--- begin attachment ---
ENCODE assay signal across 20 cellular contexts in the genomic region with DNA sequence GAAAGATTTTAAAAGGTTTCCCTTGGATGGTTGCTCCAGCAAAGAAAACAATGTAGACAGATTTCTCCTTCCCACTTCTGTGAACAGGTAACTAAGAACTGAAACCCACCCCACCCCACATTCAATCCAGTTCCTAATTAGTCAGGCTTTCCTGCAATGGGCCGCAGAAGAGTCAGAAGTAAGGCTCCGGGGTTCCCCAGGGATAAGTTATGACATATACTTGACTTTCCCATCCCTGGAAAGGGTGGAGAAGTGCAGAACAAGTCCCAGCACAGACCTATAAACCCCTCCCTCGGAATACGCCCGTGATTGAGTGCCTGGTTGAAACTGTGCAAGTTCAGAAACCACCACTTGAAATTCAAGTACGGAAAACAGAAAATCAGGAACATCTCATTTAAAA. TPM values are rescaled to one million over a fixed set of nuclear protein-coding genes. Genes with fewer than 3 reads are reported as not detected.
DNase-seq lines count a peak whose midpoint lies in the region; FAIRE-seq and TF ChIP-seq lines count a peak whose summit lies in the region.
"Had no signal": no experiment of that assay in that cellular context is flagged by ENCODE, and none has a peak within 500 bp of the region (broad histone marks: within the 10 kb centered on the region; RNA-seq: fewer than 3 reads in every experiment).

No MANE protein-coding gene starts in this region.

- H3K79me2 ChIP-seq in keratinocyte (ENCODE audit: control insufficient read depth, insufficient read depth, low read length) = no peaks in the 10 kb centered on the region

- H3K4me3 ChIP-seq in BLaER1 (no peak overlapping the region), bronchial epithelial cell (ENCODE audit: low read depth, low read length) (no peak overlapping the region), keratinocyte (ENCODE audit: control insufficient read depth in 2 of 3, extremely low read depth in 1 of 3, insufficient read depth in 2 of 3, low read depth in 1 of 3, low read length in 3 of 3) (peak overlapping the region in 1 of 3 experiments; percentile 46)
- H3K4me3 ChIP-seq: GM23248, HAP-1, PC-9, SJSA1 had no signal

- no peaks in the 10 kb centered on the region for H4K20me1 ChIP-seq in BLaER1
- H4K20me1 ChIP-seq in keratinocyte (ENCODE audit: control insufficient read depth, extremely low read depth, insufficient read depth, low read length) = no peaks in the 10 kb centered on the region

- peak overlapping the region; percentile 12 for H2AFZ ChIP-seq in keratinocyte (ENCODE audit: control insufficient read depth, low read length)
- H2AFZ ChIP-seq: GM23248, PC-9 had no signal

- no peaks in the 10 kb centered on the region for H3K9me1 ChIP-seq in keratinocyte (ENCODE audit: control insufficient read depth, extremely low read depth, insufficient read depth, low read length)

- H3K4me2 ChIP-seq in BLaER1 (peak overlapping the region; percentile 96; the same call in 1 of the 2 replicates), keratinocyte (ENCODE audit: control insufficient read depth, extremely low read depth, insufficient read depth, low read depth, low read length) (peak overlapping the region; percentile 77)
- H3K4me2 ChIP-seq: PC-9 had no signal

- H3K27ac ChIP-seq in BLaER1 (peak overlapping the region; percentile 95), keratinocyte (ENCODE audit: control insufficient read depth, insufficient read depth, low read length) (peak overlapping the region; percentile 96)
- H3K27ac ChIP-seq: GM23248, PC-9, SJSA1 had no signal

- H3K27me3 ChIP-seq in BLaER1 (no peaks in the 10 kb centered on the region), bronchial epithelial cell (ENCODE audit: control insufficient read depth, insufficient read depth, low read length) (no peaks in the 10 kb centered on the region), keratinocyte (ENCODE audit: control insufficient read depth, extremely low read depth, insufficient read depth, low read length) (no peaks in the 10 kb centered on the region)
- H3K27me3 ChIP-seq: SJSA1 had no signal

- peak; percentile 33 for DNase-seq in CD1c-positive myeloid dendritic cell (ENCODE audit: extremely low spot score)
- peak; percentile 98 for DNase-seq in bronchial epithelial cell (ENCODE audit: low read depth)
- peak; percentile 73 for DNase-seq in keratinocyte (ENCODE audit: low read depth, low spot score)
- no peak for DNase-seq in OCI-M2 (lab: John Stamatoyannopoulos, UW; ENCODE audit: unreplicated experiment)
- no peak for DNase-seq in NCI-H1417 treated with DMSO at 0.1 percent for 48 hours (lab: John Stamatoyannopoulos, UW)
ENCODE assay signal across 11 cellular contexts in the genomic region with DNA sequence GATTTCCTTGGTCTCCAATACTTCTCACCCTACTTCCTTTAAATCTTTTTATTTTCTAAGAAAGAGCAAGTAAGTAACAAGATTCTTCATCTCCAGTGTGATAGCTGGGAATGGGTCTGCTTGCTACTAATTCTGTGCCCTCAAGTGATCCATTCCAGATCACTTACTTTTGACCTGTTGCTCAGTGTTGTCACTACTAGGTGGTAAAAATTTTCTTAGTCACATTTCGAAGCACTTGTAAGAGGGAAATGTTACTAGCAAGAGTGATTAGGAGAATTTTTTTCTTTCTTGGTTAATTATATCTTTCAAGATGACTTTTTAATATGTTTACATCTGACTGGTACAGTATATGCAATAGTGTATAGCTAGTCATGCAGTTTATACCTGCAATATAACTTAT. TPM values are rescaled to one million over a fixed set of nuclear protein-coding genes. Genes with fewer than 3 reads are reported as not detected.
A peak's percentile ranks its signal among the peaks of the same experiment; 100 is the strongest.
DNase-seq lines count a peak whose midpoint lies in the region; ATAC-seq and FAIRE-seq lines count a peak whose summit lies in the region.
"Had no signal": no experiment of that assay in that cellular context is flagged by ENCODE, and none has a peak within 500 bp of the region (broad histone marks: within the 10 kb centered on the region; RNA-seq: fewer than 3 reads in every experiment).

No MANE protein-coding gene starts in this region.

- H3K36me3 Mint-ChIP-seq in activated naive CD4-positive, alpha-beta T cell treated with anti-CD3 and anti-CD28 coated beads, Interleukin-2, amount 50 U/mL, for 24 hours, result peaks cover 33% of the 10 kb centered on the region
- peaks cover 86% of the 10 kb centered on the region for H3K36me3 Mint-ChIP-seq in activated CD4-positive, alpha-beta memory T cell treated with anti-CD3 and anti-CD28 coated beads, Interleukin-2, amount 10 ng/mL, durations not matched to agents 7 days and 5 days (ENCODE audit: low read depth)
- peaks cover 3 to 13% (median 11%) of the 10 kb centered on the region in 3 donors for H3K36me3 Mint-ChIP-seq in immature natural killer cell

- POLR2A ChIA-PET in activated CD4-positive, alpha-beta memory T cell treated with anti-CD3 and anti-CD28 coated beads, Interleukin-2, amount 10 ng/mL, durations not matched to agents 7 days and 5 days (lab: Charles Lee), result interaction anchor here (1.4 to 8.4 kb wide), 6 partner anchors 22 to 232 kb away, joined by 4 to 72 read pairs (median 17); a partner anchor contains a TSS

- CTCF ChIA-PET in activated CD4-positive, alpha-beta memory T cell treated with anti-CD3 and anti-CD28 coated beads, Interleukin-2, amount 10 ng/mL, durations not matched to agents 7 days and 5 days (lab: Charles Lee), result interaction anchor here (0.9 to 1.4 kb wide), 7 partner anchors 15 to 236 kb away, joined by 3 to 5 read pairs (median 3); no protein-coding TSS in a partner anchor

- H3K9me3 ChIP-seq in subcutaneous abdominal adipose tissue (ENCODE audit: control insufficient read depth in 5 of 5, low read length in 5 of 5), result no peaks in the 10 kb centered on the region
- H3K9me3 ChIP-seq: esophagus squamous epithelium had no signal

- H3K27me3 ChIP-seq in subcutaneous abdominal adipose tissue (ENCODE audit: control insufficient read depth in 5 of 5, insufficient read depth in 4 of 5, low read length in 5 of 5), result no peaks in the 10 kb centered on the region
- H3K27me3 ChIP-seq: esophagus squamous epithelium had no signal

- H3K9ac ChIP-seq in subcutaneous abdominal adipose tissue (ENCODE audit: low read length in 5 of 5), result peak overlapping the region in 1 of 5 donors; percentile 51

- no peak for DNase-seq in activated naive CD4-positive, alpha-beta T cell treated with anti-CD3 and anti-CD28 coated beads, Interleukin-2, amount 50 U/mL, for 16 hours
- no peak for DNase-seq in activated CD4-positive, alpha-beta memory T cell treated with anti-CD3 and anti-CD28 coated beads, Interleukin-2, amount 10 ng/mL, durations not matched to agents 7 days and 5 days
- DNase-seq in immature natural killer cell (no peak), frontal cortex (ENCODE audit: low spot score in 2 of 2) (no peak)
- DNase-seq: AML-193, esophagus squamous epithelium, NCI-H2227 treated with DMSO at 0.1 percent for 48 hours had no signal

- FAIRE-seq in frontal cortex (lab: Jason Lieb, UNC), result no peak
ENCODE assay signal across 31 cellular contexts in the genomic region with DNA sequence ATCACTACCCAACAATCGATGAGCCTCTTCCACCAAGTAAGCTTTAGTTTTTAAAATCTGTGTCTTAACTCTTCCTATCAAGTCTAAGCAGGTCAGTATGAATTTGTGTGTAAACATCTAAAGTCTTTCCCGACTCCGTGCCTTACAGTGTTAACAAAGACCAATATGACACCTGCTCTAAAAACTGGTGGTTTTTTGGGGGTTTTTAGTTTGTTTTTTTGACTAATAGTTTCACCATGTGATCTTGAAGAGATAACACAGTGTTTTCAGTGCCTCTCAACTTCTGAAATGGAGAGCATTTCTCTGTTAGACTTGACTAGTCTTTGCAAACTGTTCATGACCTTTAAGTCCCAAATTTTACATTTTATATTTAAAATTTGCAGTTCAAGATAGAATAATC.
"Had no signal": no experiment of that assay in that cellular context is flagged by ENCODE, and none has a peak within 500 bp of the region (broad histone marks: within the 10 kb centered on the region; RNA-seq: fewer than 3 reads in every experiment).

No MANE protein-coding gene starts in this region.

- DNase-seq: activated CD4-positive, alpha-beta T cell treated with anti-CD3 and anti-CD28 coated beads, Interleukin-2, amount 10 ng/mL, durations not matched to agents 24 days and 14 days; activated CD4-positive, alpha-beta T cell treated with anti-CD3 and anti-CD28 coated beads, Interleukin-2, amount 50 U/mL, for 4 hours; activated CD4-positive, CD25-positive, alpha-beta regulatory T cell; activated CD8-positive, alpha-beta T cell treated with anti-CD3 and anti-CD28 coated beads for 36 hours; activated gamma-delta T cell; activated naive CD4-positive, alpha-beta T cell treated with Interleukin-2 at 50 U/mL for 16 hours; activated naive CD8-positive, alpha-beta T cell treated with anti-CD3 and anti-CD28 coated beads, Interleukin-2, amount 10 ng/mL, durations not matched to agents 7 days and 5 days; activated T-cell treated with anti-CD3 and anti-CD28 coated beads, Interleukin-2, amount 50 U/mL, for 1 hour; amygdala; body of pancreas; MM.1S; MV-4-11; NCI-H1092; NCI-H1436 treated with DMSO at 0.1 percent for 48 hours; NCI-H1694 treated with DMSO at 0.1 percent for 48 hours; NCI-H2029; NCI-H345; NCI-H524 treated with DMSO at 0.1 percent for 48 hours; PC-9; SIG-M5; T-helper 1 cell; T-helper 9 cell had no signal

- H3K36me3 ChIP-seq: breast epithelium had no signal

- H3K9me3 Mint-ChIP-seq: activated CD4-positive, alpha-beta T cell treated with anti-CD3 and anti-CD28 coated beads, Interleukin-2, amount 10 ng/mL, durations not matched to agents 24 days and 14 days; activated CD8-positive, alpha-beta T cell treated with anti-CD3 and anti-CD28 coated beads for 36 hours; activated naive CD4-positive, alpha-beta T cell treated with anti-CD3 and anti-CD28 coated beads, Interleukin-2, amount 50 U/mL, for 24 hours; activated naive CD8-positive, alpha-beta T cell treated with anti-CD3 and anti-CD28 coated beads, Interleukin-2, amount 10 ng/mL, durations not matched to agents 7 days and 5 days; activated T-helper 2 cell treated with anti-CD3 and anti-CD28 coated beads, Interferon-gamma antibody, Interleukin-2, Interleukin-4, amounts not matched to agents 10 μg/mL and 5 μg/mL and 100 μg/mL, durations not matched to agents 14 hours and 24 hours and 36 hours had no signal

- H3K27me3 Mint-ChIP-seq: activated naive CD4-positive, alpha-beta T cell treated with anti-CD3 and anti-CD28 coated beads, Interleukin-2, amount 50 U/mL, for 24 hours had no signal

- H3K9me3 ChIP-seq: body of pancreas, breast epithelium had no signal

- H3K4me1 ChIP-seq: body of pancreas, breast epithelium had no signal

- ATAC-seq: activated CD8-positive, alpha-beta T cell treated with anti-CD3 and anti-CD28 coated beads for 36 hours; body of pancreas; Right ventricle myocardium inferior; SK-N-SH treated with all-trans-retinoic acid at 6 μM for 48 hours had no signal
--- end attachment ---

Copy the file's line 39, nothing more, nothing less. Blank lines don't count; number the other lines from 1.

- no peak for DNase-seq in activated naive CD4-positive, alpha-beta T cell treated with anti-CD3 and anti-CD28 coated beads, Interleukin-2, amount 50 U/mL, for 16 hours